An Integrating Algorithm and Theoretical Analysis for Fully Rheonomous Affine Constraints: Completely Integrable Case ()

Tatsuya Kai

Department of Applied Electronics, Faculty of Industrial Science and Technology, Tokyo University of Science, Tokyo, Japan.

**DOI: **10.4236/am.2013.412235
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Department of Applied Electronics, Faculty of Industrial Science and Technology, Tokyo University of Science, Tokyo, Japan.

This paper develops an integrating algorithm for fully rheonomous affine constraints and gives theoretical analysis of the algorithm for the completely integrable case. First, some preliminaries on the fully rheonomous affine constraints are shown. Next, an integrating algorithm that calculates independent first integrals is derived. In addition, the existence of an inverse function utilized in the algorithm is investigated. Then, an example is shown in order to evaluate the effectiveness of the proposed method. By using the proposed integrating algorithm, we can easily calculate independent first integrals for given constraints, and hence it can be utilized for various research fields.

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Kai, T. (2013) An Integrating Algorithm and Theoretical Analysis for Fully Rheonomous Affine Constraints: Completely Integrable Case. *Applied Mathematics*, **4**, 1720-1725. doi: 10.4236/am.2013.412235.

1. Introduction

Over the last couple of decades, a lot of researches on nonholonomic systems have been done in the research fields of nonlinear control theory and robotics [1-3]. In addition, sub-Riemannian geometry has also been studied in the research fields of differential geometry and control theory [4,5]. The common property in these two is the existence of constraints. The constraints play important roles in these research fields and yield attractive and interesting characteristics.

The simplest class of constraints is linear constraints:, , , and they have been mainly studied so far. The class of the linear constraints covers wide-ranging mechanical systems such as mobile and acrobatic robots. However, there also exist wider classes of constraints. The author has focused and researched scleronomous affine constraints:

, and A-rheonomous affine constraints:, which form a wider class of constraints than the linear constraints, from the viewpoints of mathematics and control theory [6-10]. Note that in analytical mechanics, the terminology “rheonomous” means “time-varying”, and the opposite word of it is “scleronomous”. The affine constraints can be found in mechanical systems such as space robots with initial angular momenta, a ball on a rotating table, a ship on a running river, and so on. These results have made it possible to treat such constraints systematically, however, we are still interested in fully rheonomous affine constraints: as a much wider class of constraints than the $A$-rheonomous affine constraints. In [11], the author has derived a complete integrability condition for the rheonomous affine constraints. If the constraints are integrable, there exist some independent first integrals of them. It is quite important to calculate independent first integrals since they can be utilized for reduction of the configuration space.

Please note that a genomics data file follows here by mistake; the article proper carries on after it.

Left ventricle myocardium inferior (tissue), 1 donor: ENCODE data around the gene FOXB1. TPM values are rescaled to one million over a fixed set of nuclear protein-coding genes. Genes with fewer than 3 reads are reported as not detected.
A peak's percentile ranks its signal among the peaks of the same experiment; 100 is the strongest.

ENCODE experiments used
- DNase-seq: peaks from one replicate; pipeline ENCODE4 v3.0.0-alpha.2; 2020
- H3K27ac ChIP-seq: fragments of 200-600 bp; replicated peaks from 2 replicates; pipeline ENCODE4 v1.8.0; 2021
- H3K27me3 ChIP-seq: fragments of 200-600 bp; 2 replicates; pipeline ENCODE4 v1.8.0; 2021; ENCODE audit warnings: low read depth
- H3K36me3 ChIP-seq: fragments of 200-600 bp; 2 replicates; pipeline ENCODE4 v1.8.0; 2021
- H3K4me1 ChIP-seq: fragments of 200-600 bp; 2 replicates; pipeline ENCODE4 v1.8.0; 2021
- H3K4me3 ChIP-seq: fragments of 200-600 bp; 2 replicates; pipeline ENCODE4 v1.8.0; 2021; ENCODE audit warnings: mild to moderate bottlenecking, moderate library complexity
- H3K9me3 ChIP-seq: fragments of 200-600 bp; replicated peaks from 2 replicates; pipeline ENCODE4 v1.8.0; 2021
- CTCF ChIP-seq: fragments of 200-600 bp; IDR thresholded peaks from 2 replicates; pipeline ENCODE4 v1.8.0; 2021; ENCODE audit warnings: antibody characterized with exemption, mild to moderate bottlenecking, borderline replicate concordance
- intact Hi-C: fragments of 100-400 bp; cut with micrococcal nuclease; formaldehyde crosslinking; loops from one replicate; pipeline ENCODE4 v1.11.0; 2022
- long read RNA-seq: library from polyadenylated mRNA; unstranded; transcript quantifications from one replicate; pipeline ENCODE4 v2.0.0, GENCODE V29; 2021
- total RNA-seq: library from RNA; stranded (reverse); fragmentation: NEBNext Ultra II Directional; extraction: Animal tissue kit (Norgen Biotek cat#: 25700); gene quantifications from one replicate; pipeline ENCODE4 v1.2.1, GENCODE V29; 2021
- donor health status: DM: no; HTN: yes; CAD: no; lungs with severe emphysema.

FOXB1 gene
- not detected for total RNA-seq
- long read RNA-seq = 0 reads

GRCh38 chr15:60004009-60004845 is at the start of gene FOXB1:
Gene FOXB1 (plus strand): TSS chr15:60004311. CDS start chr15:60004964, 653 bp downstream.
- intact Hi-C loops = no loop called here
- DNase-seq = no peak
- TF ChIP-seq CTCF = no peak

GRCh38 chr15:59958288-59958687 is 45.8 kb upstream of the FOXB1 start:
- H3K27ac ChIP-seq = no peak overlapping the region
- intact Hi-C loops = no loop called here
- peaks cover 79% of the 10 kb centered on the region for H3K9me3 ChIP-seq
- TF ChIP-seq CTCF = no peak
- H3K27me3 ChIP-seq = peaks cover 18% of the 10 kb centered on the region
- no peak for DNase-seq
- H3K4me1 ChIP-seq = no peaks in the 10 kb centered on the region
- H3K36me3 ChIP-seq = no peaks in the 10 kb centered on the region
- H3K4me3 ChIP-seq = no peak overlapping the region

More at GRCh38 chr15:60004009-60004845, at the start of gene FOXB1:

Hence, the purpose of this paper is to develop an integrating algorithm for the fully rheonomous affine constraints. This paper is organized as follows. First, in Section 2, some preliminaries on the fully rheonomous affine constraints are presented. Next, in Section 3, an integrating algorithm for completely integrable rheonomous affine constraints is constructed. Moreover, theoretical analysis of the algorithm is shown. Then, Section 4 illustrates an example for verification of the effectiveness and the availability of the new results.

2. Preliminaries

2.1. Fully Rheonomous Affine Constraints

In this section, some preliminaries on fully rheonomous affine constraints are presented. See [11] for more details. First, this subsection gives the definition of fully rheonomous affine constraints and explains their geometric representation. Denote the time variable by and a time interval by. Let be an -dimensional configuration manifold and be a local coordinate of. Associated with, we refer as a tangent vector field. A set of of differenttial equations in the form:

(1)

is called fully rheonomous affine constraints. Note that all the coefficients explicitly depend on the time variable. We now rewrite (1) as

(2)

where a rheonomous affine term is a vector-valued function whose -th entry is, and a rheonomous velocity coefficient matrix is a matrix-valued function whose -th entry is. In this paper, we assume the following sufficient condition on independency of the fully rheonomous affine constraints (2):

(3)

Next, a geometric representation method of the fully rheonomous affine constraints (2) is explained. From (1), we see that the row vectors of in (2) are independent of each other. Hence, we consider vector fields which are independent of each other and annihilators of the row vectors of, and denote them by as time-varying vector fields on. Furthermore, we also denote a space spanned by, that is, a time-varying distribution on by

(4)

Since the basial vectors of: are independent of each other, is a nonsingular distribution, that is,

(5)

holds. A curve on: is said to satisfy the fully rheonomous affine constraints (2) if for a timevarying vector field on: and the generalized velocity of:,

(6)

We call a rheonomous affine vector field, and it satisfies the equation:

(7)